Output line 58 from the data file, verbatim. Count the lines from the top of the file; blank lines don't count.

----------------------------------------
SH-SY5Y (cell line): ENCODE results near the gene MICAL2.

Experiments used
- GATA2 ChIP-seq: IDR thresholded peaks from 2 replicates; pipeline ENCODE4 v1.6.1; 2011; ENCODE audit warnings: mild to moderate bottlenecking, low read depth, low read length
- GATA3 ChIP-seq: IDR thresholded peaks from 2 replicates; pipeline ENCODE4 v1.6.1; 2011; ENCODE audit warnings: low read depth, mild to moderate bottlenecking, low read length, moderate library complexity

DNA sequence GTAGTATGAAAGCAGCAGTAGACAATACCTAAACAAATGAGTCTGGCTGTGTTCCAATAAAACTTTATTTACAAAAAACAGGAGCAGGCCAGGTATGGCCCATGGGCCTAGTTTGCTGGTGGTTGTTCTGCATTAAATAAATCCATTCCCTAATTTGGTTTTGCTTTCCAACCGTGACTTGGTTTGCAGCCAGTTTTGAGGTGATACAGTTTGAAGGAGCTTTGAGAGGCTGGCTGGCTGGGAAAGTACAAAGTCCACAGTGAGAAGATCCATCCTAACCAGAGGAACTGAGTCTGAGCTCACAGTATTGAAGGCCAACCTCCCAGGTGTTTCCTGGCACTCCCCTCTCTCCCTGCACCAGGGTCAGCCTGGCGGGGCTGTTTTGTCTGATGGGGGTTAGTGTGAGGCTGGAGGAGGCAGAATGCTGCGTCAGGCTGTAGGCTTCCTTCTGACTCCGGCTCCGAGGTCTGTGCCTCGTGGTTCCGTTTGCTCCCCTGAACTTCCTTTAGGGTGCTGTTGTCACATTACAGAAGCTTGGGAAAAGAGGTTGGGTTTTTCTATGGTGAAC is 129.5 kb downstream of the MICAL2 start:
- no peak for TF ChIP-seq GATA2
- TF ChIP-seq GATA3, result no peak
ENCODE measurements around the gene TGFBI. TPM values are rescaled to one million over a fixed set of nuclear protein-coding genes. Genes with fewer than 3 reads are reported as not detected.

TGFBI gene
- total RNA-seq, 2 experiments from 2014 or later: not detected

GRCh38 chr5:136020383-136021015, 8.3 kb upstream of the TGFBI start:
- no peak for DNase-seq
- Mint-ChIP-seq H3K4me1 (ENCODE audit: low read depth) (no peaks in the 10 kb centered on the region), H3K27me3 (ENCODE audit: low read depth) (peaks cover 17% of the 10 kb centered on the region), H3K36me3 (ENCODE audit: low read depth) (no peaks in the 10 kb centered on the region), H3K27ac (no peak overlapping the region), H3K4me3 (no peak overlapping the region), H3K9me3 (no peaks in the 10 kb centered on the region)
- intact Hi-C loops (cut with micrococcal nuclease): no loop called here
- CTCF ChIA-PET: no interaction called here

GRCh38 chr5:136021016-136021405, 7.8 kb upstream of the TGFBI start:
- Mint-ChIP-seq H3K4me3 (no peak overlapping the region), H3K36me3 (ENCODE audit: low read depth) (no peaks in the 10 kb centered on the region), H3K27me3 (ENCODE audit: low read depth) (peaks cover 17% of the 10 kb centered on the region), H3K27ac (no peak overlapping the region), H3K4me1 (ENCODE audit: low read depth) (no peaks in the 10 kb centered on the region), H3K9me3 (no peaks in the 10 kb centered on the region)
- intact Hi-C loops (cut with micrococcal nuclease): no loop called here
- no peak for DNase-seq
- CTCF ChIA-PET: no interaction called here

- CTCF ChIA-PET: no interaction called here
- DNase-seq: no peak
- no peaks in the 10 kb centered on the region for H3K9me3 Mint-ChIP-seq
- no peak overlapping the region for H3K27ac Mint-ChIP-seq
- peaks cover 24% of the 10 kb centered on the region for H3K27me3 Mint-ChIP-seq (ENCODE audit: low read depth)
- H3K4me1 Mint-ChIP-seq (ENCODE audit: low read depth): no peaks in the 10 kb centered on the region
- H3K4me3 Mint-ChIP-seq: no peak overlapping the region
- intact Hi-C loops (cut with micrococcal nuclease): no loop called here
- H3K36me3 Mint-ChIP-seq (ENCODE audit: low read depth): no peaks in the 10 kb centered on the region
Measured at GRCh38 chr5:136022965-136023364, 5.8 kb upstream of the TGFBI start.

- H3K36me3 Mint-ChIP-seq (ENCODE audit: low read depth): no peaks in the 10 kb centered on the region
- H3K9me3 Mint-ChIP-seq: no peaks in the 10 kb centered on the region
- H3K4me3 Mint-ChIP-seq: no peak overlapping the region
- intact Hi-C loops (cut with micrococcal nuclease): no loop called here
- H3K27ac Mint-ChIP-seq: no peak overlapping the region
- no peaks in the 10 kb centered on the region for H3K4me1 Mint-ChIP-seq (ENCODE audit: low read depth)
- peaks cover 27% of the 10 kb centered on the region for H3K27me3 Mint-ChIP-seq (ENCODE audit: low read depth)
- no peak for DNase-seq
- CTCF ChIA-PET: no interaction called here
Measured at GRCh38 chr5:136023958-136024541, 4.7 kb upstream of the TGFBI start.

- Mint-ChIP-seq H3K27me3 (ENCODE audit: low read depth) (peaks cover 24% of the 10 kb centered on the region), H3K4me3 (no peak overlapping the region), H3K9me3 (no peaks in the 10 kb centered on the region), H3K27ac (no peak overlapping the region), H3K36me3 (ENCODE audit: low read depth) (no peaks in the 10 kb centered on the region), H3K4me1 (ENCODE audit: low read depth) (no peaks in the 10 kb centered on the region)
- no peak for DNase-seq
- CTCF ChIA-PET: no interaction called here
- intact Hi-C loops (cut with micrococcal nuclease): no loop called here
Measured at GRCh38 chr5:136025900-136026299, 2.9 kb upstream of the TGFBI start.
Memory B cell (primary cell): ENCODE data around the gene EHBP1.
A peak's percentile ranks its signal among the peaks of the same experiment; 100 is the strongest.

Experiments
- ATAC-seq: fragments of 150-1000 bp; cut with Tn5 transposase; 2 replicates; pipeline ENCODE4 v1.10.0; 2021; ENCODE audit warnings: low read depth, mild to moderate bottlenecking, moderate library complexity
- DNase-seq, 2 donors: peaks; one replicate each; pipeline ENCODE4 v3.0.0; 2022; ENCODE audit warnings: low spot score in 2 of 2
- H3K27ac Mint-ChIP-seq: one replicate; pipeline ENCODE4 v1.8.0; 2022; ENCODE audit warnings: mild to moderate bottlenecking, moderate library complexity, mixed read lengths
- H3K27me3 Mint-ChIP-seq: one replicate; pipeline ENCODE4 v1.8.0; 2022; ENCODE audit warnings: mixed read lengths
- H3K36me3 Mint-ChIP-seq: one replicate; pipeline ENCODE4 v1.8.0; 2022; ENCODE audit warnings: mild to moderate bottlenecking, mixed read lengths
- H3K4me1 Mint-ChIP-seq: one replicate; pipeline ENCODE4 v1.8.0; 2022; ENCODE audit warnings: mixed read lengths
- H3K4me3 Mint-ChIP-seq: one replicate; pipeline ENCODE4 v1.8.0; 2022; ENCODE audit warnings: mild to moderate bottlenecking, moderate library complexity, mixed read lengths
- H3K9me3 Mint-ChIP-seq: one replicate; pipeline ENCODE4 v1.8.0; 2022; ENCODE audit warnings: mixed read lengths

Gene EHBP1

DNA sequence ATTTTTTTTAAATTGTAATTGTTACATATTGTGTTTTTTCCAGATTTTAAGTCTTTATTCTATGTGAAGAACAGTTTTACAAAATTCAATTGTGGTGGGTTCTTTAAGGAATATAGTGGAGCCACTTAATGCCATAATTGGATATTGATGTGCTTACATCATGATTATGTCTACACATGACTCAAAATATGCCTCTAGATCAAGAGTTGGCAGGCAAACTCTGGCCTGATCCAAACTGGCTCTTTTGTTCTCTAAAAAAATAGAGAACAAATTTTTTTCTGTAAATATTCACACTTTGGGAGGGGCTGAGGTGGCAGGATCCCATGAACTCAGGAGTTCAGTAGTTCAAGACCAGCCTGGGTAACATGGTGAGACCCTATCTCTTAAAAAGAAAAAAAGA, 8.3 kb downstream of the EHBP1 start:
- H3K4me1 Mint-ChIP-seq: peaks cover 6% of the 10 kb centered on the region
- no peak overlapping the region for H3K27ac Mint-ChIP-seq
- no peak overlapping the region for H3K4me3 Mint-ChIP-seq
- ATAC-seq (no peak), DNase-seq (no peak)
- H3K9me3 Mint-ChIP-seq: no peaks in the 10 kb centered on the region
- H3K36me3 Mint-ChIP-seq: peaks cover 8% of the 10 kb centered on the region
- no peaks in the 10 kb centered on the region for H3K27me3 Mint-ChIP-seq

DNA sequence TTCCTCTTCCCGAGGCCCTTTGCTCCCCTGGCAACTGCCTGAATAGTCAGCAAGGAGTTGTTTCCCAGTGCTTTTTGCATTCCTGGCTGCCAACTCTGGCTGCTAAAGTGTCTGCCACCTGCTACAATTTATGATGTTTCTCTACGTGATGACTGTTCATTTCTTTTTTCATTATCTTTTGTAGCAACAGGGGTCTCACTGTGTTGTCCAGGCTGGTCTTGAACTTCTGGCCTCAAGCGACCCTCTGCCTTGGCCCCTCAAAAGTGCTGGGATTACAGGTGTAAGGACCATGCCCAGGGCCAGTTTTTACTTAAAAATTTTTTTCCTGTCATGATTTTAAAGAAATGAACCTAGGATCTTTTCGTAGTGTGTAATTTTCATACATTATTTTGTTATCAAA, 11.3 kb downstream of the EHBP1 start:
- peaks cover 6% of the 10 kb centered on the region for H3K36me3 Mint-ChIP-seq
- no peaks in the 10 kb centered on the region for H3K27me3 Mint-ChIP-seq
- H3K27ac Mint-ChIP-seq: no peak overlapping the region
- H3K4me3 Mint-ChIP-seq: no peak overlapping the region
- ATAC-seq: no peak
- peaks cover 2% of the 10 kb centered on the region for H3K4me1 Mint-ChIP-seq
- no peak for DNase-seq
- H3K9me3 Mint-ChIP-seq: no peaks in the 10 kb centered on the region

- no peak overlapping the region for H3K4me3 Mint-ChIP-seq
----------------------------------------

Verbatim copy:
DNA sequence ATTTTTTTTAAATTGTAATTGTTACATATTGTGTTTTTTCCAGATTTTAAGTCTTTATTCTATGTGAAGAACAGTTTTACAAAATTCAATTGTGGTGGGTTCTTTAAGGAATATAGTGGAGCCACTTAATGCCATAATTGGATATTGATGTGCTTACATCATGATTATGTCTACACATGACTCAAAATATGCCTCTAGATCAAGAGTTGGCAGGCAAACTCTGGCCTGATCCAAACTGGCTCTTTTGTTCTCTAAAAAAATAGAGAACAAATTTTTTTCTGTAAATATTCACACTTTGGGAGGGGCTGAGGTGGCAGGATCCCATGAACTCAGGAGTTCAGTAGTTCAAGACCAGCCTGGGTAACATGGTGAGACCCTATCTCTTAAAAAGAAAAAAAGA, 8.3 kb downstream of the EHBP1 start: